I just said 'dialectic', so this is getting into some serious shit. Let's pull back a bit and just say that neither of these characters is a really 'good' person - they're both selfish, manipulative, and easily identifiable. Fowles makes them human, in other words, without ever completely abandoning his Political and Historical schematics. And while he's harsh on them at times, you can sense he likes the Victorians - but I don't hold it against him. Why would he bother writing a book at all, if he was just going to heap shit on them? To cut across genres to Neal Stephenson, whose science-fiction classic The Diamond Age also dealt in Victorian Reconstruction (i.e., 'they might be hypocrites, but they have cool self-control and restraint'), Fowles is able to draw out some of the positives of the much-maligned era, and I can respect him for it, even if I don't actually agree with him (you're never going to convince me, for example, that nationwide repression and derogation of female sexuality actually makes sex more exciting - a fucking demented argument but one which Fowles seems to attempt, in some part, if I'm not mistaken).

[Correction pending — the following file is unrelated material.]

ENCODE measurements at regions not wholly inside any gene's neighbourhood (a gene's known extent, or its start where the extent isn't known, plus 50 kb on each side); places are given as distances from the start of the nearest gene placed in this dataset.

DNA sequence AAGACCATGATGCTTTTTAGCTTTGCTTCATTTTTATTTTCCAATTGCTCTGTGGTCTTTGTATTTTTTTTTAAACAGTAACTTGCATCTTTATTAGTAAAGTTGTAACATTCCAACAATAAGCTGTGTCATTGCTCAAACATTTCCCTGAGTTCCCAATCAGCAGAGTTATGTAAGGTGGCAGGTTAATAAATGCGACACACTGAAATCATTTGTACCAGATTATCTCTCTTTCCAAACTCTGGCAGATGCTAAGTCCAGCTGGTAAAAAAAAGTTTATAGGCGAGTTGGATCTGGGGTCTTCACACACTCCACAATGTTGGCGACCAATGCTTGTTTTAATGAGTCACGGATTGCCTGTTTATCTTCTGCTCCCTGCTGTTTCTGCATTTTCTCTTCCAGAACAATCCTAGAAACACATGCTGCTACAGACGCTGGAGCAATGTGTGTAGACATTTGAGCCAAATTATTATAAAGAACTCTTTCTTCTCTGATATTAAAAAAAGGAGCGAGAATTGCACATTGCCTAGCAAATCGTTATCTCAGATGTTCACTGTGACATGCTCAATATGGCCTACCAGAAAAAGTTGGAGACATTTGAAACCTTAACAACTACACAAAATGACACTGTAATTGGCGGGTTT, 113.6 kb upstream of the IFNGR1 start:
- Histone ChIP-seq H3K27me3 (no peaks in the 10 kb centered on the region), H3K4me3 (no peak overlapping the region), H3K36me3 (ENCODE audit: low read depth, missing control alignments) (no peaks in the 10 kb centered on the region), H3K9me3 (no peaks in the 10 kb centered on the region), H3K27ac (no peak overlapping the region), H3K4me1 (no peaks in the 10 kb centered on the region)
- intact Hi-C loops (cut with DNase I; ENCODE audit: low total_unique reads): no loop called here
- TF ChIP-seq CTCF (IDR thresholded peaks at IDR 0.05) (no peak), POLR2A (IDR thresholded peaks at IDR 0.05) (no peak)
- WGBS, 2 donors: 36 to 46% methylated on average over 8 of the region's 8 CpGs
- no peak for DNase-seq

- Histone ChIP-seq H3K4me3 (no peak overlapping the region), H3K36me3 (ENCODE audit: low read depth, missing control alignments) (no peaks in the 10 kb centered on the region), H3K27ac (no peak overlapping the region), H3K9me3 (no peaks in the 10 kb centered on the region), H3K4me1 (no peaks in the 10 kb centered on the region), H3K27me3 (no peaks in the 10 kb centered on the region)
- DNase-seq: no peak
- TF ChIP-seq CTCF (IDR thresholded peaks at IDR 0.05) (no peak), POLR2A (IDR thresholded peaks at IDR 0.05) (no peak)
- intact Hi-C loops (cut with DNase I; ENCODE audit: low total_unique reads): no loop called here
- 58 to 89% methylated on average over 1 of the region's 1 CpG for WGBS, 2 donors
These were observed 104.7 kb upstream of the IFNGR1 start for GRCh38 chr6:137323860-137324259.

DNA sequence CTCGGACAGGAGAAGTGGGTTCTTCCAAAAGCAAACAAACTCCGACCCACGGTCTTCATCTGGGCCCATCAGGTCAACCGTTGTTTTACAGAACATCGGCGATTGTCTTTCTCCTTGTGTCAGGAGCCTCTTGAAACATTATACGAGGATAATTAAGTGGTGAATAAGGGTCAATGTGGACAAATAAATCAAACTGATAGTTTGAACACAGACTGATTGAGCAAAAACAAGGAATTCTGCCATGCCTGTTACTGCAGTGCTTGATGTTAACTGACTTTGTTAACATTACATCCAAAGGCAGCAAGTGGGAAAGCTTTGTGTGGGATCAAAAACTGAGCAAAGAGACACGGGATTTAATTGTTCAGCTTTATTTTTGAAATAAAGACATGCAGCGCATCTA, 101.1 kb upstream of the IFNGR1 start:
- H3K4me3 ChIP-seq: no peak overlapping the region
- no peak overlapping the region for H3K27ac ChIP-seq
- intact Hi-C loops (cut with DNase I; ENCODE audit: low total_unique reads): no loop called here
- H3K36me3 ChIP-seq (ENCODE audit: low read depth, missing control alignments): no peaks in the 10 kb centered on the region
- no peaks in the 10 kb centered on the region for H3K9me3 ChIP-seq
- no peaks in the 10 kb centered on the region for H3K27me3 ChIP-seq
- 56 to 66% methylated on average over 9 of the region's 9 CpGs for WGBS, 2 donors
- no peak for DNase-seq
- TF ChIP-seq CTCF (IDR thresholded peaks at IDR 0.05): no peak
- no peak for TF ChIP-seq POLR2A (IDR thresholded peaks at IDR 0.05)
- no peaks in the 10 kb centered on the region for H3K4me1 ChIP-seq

If this still sounds tedious, let me just say that Fowles has an absolute stone-cold command of prose: he writes the kind of English that it's really, really hard for most writers to pull off now, even though this was only written some 40 years ago. His imitation of 'Victorian godlike writing style' is completely convincing, which only makes his anachronistic references the more pointed. Although it's not without the occasional cliche, the prose is never anything less than confident and elegant, with some genuinely lovely passages. I loved this book, perhaps all the more because I expected to hate it. A thoroughly didactic and experimental approach to fiction sounds about the most unappealing one possible, but Fowles pulls it off and almost makes it look easy. Check this one out for sure.